Our team member doing this project tells a story about finding a bug in a terrain collision algorithm where the end result of a pair of long series of calculations was showing anomalous errors due to floating point math issues. Once it was identified, the solution was to store it as a 64 bit floating point operation, until the final calculation, and then convert it to a 32 bit number; this avoided a couple of hidden rounding error issues. There's a lot more on this subject for people who are truly interested.

Anyway - back onto the climate model, the question becomes "How hardware dependent are these models?" Which led to more digging. Basically, computers can screw this stuff up in two places - the hardware and the compiler. For the last four or five years, the hardware has rarely been a point of stress; 64 bit computers are the norm for anything purchased in the last 3 years, and there are crazy compiler tricks if you need more than a 64 bit register for your numerical operations.

Which runs into the compiler. UCAR has only validated their model on the IBM XL compiler. They've run it on MIPSPro, Cray, NEX and Compaq compilers. On the Linux side of the fence, which is what we'll probably be running this on, they've used the Portland compiler.

We don't know that g++ or Microsoft Visual C 7.1 won't work. We won't know if they will, either, though it seems likely. However, if we show up with an error on a compiler they haven't validated against, they're perfectly within their rights to say "You guys are, um. Courageous. We don't have the resources to help you. Write us if it works!"

Now, one of our team members has a strong suspicion. They're using the Portland compiler because they want a debugger that doesn't inspire postal rages and murder sprees. (One of the common rants about open source code is that it's usually documented by computer nerds for computer nerds, and that only the weak want graphical debuggers. We're weak, and want to have lives left over for petting cats and the like.)

A quick look through their forums shows evidence of people trying to compile it with g++/gfortran; this is hopeful and probably evidence that, like scientists usually do, they'd rather not be caught out promising something they can't deliver.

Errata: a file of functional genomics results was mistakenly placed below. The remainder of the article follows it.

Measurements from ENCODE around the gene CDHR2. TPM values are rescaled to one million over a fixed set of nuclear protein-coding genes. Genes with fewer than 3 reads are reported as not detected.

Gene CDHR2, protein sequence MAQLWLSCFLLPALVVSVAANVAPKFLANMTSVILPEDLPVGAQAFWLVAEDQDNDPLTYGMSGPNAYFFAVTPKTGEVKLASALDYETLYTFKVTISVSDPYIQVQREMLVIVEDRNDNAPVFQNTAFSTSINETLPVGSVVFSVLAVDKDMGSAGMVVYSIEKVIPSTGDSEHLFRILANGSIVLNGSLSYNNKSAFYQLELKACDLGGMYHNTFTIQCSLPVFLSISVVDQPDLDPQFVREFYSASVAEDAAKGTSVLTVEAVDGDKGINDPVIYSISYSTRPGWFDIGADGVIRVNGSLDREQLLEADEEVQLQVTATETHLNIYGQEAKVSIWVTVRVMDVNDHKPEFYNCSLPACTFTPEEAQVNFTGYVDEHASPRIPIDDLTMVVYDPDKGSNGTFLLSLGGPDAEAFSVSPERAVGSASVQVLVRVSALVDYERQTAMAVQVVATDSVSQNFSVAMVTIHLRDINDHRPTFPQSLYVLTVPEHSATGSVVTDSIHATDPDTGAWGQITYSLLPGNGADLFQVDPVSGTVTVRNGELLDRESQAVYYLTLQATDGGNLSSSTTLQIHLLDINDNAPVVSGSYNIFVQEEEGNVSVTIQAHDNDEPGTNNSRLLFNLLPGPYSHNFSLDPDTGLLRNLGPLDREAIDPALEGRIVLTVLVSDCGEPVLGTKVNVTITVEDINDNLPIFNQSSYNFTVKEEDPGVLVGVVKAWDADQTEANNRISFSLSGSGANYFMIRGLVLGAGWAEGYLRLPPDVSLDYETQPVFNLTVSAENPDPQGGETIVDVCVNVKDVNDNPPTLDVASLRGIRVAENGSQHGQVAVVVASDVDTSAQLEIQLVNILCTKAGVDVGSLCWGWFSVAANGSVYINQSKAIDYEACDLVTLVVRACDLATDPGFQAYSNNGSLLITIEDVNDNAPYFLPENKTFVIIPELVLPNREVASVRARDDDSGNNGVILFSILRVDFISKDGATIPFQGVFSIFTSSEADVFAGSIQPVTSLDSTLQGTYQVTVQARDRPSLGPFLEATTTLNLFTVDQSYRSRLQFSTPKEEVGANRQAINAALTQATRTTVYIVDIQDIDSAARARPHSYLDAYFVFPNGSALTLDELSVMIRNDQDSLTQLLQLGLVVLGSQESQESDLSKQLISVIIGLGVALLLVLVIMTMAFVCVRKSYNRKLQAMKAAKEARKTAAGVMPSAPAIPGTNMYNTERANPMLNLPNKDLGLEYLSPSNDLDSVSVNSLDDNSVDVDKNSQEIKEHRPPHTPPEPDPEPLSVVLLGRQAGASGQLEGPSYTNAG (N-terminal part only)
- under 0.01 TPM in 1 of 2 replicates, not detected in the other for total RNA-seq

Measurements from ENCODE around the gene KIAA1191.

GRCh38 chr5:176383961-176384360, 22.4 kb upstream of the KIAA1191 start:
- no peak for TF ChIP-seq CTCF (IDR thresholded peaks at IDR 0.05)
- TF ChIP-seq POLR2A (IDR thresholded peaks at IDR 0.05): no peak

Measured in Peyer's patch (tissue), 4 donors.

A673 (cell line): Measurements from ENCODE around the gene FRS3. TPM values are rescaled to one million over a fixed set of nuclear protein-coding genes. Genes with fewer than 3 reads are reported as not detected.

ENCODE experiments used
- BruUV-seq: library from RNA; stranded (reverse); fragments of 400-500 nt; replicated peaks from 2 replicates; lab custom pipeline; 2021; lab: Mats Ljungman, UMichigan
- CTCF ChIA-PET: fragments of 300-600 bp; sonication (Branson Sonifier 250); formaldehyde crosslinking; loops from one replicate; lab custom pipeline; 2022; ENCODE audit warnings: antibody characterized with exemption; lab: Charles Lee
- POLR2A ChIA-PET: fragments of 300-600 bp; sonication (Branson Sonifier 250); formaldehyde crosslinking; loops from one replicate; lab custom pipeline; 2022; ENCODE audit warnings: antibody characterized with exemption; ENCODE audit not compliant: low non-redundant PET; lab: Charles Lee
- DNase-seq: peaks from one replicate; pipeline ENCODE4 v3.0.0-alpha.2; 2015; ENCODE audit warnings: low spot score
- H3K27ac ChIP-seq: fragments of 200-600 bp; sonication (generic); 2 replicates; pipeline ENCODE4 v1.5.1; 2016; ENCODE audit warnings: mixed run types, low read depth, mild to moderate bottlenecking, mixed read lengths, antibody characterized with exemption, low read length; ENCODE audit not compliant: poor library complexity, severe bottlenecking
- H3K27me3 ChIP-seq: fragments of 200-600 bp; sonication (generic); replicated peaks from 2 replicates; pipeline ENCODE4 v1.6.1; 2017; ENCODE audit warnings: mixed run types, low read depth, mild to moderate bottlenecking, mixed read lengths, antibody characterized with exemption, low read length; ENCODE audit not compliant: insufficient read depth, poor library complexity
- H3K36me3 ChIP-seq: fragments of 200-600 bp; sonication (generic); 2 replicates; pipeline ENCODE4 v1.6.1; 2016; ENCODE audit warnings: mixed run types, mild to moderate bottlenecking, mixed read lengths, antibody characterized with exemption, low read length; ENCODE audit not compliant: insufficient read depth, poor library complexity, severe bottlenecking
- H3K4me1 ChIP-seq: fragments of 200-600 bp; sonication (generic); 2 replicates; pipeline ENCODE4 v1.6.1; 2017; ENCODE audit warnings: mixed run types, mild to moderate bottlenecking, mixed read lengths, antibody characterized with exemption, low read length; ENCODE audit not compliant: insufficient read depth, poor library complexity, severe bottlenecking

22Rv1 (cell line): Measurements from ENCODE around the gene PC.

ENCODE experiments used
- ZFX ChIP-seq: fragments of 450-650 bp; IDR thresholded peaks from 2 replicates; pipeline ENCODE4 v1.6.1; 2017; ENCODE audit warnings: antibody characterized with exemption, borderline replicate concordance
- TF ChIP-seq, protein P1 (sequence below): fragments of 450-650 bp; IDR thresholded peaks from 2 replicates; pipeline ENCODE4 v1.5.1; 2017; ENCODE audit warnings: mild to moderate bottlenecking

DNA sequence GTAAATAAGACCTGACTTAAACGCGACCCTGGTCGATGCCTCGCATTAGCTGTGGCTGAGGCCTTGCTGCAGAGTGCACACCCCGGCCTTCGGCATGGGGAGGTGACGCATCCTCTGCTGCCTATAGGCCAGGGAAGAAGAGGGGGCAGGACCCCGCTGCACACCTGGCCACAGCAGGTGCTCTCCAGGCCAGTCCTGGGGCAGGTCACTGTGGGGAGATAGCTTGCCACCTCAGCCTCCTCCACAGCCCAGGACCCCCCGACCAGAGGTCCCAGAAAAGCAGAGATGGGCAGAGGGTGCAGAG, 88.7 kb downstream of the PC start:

So the next step is to spend some time figuring out what dependencies have to be overcome to run a make with this, and to choose what compiler to use. We'd love to use the Portland compiler; if any of our readers here have an extra license and can make a donation of it, please let us know.


  1. The ESG account approval process isn't automated. I approved your account. And yes, I do check requests regularly between 6:30am and ~10pm MST every day.

  2. Thanks, G-Man. Worth knowing.

    Can you make sure that Eric Raymond's request gets expedited, if he unburies himself enough to tackle one?

  3. There's also the annual CCSM Workshop, held in the last half of June in Breckenridge, Colorado. It's attended by ~400 scientists and others, and it's a semi-formal meeting to discuss CCSM. See more details at

  4. Hey G-man.... If you know anyone at the EOL group... put my resume on the top of the stack ok? Thanks. :)

  5. Yeah, mine got approved about half an hour after the request as well. Half an hour with a human in the loop is pretty good. (I guess it's just luck of the draw but still... good show)

    Now comes the following along at home part.

  6. Just FYI - CCSM4 will be released middle of 2010; it's intended to be buildable with Intel, Lahey, PGI, IBM and Pathscale Fortran compilers, as well as gfortran.

  7. I suspect that floating point errors may be the least of the problems encountered. It's a concern of course, but I can think of many other things that might influence the results even if the software functions perfectly.

  8. Thanks, G-Man. Perhaps by then, we'll have barked our ships enough to know what to do with it.